The pancreas secretes about 1500-3000mls of fluid per day containing about 20 enzymes. These secretions provide the enzymes needed to affect the major digestive activity of the gastrointestinal tract. If the pancreas is attacked as in pancreatitis enough of these enzymes will not be secreted and there will be problems with digestion and metabolism of food.
These are the ten things you may not know about pancreatitis:
- Pancreatitis (pancreatic inflammatory disease) may be classified as acute (sudden onset type) or chronic (gradual onset type).
- The two most common causes of pancreatitis are excess alcohol intake and gallstones (stones in the gallbladder).
- Any severe acute pain in the abdomen or back may suggest acute pancreatitis
- Pancreatitis may mimic heartburn, heart attack, pneumonia, perforated bowel, intestinal obstruction, and diabetic ketoacidosis (a complication of diabetes mellitus).
- Chronic pancreatitis can cause poor absorption of vitamin B12 (cobalamin) leading to vitamin B12 deficiency.
- Perhaps the most common and troublesome complication of chronic pancreatitis is addiction to narcotics as sufferers may need opioids to control the severe abdominal pain associated with pancreatitis.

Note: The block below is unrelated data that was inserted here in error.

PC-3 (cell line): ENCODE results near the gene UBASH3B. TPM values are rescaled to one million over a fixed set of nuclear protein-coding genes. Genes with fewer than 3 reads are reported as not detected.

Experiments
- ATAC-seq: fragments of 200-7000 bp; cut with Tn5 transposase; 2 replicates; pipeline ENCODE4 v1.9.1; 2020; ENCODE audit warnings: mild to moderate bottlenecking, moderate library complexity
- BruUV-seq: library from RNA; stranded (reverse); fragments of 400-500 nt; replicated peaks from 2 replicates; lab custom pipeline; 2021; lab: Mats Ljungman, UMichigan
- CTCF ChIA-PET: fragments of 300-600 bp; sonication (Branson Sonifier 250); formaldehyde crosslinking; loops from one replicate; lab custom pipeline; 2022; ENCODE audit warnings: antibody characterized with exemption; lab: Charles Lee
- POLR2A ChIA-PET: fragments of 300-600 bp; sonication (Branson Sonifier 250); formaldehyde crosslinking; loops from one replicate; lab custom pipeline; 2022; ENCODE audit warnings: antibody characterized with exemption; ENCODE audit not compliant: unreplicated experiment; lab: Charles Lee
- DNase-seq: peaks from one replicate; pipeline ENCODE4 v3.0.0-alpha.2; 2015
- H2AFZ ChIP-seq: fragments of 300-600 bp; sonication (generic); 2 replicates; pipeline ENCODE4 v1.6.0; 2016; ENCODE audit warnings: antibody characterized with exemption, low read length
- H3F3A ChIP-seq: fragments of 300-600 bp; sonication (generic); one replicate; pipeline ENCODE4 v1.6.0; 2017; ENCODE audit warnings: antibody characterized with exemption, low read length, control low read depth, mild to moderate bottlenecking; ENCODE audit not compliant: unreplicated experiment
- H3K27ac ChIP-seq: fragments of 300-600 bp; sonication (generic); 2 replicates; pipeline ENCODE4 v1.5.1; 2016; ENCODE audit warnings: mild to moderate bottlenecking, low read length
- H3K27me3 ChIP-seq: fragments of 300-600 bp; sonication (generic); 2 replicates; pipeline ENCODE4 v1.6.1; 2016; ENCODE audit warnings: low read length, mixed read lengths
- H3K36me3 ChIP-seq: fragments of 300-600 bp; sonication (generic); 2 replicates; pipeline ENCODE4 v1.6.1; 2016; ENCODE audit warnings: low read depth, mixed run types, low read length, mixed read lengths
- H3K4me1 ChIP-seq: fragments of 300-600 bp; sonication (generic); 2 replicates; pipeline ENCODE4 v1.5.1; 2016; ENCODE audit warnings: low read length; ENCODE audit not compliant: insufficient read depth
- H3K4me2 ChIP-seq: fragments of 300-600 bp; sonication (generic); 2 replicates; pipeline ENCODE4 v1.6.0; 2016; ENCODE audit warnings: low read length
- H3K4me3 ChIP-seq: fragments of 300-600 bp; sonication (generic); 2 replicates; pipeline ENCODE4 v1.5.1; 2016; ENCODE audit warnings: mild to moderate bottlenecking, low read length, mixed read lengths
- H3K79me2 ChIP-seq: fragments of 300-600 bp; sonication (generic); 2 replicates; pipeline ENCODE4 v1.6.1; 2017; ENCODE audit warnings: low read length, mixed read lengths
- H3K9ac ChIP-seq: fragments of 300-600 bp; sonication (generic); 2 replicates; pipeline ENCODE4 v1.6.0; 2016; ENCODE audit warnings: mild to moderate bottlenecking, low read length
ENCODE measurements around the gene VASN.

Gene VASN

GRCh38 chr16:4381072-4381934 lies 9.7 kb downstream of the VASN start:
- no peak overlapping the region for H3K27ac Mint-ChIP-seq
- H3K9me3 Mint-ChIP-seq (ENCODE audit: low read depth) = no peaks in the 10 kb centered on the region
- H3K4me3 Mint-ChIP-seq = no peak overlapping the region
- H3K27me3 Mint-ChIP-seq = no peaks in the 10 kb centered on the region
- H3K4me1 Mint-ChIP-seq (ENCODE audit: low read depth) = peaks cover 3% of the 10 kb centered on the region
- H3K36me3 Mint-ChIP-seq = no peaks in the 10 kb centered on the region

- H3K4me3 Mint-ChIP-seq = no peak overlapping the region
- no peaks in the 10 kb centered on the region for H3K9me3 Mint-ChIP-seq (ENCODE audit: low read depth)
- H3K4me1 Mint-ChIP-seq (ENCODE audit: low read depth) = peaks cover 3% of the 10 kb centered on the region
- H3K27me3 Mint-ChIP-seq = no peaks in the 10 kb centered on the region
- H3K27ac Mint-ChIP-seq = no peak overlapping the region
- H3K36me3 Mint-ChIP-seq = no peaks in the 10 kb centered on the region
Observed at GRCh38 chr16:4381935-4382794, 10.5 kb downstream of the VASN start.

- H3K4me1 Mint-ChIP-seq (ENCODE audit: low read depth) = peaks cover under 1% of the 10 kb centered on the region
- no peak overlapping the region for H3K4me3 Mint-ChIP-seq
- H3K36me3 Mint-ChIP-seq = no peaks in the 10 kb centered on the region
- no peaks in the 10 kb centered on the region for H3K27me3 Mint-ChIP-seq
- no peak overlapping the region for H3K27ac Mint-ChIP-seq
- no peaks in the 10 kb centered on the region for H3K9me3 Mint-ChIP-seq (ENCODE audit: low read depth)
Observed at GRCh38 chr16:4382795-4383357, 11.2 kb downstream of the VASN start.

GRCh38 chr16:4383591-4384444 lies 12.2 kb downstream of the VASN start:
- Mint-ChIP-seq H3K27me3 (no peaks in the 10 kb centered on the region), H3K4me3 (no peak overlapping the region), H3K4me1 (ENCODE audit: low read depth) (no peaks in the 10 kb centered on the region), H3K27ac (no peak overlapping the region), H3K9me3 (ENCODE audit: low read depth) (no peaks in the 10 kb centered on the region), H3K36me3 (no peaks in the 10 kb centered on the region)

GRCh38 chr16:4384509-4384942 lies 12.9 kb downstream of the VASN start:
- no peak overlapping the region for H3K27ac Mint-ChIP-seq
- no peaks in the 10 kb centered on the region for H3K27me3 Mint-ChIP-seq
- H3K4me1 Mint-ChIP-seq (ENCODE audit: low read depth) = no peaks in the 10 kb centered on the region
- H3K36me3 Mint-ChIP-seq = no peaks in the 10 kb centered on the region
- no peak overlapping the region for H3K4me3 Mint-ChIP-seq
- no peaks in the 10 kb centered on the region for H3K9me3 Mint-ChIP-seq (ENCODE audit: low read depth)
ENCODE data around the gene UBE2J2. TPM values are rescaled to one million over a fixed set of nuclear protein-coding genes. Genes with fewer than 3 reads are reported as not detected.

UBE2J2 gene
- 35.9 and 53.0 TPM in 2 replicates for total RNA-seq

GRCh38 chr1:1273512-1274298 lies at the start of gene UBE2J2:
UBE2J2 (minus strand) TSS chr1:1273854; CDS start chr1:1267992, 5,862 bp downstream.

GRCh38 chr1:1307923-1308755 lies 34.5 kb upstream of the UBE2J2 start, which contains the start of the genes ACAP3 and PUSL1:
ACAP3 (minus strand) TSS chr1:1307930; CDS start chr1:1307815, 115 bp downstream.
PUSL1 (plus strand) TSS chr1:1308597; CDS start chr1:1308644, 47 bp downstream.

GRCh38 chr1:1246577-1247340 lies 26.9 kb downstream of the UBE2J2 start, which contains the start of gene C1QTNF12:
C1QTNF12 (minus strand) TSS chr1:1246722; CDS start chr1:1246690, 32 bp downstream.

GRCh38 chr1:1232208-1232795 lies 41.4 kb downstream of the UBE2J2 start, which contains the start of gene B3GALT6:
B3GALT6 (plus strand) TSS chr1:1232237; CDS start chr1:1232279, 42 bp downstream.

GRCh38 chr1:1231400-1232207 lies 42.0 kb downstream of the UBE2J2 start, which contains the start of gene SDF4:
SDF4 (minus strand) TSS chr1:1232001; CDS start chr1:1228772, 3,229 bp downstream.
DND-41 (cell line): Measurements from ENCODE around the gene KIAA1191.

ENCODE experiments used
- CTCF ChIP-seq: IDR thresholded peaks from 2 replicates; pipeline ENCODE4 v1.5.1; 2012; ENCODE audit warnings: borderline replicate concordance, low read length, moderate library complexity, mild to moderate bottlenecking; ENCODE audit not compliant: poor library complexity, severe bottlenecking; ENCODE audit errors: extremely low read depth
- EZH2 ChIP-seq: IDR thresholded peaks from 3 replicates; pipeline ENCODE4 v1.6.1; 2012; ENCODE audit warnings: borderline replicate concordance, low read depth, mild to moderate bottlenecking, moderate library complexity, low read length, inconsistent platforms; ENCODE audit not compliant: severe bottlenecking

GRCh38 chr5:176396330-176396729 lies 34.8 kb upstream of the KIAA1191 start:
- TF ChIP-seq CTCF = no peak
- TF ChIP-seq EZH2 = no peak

- The incidence of pancreatic cancer is increased by chronic pancreatitis.
- Pancreatitis may be inherited (the so called hereditary pancreatitis) which is similar to chronic pancreatitis except that it occurs at an early age. These young sufferers have recurring attacks of severe abdominal pain which may last from a few days to a few weeks.
- In some parts of the world severe malnutrition is a common cause of pancreatitis.
- Removal of the gallbladder is almost always performed in sufferers after the first and second attack of gallstone-associated pancreatitis.
For more information on pancreatitis or pancreatic cancer please make an inquiry.